• 6. Northrop Grumman

    Arm sales 2011: $21.4 billion Total sales 2011: $26.4 billion Total profit: $2.1 billion Total employment: 72,500 Sector: Aircraft, electronics, missiles, ships, space Like many of the companies on this list, Northrop Grumman makes a wide range of arms, including unmanned systems; air and missile defense radars; and critical incident response systems. In 2011, Northrop Grumman reported about $21.4 billion in arms sales, comprising 81% of the company’s $26.4 billion in total sales. But arms sales in 2011 declined from $28.2 billion in arms sales in 2010, after growing by $3.5 billion between 2007 and 2010. The company attributed the decline to reduced government spending on defense projects. Nevertheless, the company reported a profit of more than $2.1 billion in fiscal 2011, slightly better than the company’s earnings the previous year. <a href="http://247wallst.com/2013/03/06/ten-companies-profiting-most-from-war-2/#ixzz2N4THJtLU">Read more at 24/7 Wall St. </a>

  • 5. Raytheon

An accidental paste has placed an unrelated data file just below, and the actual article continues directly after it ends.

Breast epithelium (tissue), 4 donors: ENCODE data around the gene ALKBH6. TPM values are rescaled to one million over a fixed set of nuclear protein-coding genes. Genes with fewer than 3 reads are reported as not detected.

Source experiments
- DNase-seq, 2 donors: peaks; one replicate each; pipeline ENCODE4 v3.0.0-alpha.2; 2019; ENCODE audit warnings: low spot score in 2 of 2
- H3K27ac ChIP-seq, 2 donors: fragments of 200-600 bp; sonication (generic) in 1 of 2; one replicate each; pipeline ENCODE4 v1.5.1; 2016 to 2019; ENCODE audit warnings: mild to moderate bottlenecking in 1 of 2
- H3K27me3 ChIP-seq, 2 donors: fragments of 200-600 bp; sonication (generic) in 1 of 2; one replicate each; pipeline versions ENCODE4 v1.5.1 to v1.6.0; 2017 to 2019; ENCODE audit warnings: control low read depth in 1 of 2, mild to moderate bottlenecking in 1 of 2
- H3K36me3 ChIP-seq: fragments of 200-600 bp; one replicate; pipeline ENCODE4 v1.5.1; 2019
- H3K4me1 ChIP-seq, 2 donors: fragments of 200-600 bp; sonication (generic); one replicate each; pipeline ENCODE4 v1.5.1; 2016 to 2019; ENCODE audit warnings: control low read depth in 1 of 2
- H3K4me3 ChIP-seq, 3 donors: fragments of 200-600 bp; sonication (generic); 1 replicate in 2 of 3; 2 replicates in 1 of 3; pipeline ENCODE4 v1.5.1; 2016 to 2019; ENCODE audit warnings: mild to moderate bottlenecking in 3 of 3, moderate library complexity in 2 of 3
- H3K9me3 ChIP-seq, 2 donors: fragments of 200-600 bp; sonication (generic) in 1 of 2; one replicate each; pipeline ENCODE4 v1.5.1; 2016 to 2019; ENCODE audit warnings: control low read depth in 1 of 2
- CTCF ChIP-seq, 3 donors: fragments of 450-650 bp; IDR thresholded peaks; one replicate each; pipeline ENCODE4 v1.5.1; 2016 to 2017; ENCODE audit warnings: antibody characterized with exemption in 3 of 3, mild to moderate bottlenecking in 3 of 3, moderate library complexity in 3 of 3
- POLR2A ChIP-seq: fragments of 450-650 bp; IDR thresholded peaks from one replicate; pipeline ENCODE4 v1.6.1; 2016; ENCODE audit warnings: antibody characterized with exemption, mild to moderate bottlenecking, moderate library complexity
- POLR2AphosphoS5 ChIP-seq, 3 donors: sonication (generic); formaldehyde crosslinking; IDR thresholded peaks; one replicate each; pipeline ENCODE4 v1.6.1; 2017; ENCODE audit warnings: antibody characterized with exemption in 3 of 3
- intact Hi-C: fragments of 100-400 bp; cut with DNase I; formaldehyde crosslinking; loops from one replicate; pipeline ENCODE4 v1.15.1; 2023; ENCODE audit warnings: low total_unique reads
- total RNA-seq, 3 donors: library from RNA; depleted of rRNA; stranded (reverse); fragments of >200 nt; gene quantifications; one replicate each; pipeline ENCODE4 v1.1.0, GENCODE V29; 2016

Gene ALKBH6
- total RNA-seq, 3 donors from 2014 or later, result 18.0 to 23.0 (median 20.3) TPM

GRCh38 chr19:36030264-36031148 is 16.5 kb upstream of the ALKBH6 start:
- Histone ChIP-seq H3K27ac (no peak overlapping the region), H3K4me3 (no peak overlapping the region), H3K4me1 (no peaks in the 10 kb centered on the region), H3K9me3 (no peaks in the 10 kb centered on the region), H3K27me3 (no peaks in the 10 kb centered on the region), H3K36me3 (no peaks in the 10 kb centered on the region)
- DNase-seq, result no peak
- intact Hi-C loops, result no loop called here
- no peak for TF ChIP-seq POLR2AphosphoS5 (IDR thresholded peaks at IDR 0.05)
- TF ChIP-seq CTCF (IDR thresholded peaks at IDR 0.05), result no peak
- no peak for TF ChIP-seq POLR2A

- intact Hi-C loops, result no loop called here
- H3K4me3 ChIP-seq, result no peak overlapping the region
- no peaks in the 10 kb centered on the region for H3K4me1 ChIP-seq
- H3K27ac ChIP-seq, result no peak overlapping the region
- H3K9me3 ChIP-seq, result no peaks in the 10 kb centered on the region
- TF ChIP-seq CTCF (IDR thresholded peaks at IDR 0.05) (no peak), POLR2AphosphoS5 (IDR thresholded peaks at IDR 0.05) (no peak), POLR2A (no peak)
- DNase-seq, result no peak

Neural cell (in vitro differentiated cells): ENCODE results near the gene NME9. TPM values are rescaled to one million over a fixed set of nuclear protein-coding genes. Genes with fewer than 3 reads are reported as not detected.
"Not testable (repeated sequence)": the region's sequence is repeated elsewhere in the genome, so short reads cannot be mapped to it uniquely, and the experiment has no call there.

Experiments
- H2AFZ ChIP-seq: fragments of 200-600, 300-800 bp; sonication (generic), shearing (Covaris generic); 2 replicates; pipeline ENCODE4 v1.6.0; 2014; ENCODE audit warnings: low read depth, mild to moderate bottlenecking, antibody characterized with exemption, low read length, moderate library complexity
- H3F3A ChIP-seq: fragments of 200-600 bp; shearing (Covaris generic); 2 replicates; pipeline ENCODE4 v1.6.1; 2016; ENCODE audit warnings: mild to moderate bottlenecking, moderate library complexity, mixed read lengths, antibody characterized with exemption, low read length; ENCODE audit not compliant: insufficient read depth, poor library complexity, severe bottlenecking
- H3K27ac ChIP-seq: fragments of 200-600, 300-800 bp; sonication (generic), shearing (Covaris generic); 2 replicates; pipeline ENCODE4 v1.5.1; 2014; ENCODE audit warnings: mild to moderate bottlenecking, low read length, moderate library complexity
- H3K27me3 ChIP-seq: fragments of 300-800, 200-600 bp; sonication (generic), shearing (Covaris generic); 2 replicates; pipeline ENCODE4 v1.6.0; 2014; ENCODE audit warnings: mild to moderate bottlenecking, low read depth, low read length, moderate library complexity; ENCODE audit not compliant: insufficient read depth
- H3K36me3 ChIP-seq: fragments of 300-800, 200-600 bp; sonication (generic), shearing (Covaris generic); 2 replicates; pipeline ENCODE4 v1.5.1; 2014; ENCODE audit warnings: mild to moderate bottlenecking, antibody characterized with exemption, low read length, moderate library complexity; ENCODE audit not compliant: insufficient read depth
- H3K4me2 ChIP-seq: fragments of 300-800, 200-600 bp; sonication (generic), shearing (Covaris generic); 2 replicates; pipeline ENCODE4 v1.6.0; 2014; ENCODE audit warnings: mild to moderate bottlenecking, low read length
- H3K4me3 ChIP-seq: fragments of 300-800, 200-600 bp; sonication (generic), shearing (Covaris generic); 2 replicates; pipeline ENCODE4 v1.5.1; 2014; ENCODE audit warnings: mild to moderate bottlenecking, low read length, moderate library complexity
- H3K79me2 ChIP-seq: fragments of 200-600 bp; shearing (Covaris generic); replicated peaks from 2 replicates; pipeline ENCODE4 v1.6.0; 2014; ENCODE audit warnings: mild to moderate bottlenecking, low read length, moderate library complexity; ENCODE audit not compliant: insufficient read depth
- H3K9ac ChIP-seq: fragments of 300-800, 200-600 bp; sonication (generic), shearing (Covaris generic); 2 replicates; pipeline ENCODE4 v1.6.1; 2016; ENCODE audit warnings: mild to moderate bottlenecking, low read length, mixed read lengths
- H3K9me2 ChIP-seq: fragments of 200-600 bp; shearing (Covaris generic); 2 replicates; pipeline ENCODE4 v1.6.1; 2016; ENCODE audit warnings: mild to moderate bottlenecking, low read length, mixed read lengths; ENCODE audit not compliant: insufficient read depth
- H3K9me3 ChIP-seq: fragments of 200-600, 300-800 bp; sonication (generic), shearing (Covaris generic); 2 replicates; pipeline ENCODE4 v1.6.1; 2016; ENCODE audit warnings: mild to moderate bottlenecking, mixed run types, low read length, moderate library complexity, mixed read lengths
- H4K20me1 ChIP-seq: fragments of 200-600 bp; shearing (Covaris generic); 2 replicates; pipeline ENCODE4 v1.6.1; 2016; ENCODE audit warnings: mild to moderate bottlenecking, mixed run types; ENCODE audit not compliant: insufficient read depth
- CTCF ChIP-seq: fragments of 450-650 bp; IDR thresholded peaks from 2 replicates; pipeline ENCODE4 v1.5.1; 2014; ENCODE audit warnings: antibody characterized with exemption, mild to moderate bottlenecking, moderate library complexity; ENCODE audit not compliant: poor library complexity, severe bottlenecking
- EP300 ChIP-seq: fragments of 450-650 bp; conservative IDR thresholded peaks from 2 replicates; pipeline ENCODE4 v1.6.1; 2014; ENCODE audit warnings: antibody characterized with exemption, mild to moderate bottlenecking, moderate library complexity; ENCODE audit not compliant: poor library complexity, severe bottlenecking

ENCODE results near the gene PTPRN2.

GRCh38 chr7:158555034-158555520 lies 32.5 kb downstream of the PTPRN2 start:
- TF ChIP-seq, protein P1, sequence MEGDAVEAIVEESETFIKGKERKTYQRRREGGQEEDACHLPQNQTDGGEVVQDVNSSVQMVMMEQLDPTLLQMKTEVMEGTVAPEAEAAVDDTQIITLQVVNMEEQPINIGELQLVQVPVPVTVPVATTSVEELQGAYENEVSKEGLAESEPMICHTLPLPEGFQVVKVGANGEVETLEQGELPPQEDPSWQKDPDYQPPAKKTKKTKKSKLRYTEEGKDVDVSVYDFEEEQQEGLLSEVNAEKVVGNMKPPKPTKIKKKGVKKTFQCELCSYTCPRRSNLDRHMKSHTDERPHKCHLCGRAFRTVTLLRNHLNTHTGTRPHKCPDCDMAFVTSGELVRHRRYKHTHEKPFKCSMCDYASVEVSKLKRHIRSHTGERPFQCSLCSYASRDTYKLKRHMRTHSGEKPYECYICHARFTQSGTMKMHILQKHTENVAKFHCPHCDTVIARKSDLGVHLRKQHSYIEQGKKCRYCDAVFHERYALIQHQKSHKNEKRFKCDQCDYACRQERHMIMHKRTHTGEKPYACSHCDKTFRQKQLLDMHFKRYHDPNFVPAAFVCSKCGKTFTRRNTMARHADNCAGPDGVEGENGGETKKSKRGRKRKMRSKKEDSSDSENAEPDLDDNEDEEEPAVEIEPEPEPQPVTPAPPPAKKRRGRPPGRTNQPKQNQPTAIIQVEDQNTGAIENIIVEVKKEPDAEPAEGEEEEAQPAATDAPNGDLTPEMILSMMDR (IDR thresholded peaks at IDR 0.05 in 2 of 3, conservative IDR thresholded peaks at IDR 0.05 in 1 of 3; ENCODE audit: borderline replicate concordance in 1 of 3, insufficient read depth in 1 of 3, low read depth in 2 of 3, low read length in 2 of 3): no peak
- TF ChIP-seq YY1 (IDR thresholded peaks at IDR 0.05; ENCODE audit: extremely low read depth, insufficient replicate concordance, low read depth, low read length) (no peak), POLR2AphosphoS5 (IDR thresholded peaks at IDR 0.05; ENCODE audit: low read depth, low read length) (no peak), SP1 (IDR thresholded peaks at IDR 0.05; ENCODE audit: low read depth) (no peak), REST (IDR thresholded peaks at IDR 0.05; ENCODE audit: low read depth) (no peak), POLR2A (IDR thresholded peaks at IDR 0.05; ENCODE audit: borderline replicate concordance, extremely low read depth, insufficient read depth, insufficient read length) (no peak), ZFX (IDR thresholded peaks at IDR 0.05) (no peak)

Arm sales 2011: $22.5 billion Total sales 2011: $24.9 billion Total profit: $1.9 billion Total employment: 71,000 Sector: Electronics, missiles Raytheon, based in Waltham, Mass., is one of the largest defense contractors in the U.S. The company makes a wide range of defense products, including missiles such as the Tomahawk Cruise Missile. Arms sales totaled about $22.5 billion in 2011, comprising about 90% of the company’s total sales that year. However, these sales were down slightly from the $23 billion in arms sales in 2010.The slide hasn’t let up. Total sales in 2012 fell 1.5%, and Raytheon is expecting sales to fall 3% in 2013, a projection which doesn’t take into account the effects of sequestration on the company. Fortunately, the company can rely on overseas customers to somewhat offset weak sales at home. As of January, approximately 40% of the company’s backlog was booked overseas. The company expects approximately a 5% increase in international sales in 2013. <a href="http://247wallst.com/2013/03/06/ten-companies-profiting-most-from-war-2/#ixzz2N4THJtLU">Read more at 24/7 Wall St. </a>